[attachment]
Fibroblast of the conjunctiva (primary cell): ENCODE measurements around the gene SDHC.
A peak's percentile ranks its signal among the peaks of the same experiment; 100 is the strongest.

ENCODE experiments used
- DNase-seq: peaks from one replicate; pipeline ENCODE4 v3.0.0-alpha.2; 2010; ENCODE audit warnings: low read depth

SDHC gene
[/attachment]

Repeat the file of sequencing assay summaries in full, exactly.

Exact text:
Fibroblast of the conjunctiva (primary cell): ENCODE measurements around the gene SDHC.
A peak's percentile ranks its signal among the peaks of the same experiment; 100 is the strongest.

ENCODE experiments used
- DNase-seq: peaks from one replicate; pipeline ENCODE4 v3.0.0-alpha.2; 2010; ENCODE audit warnings: low read depth

SDHC gene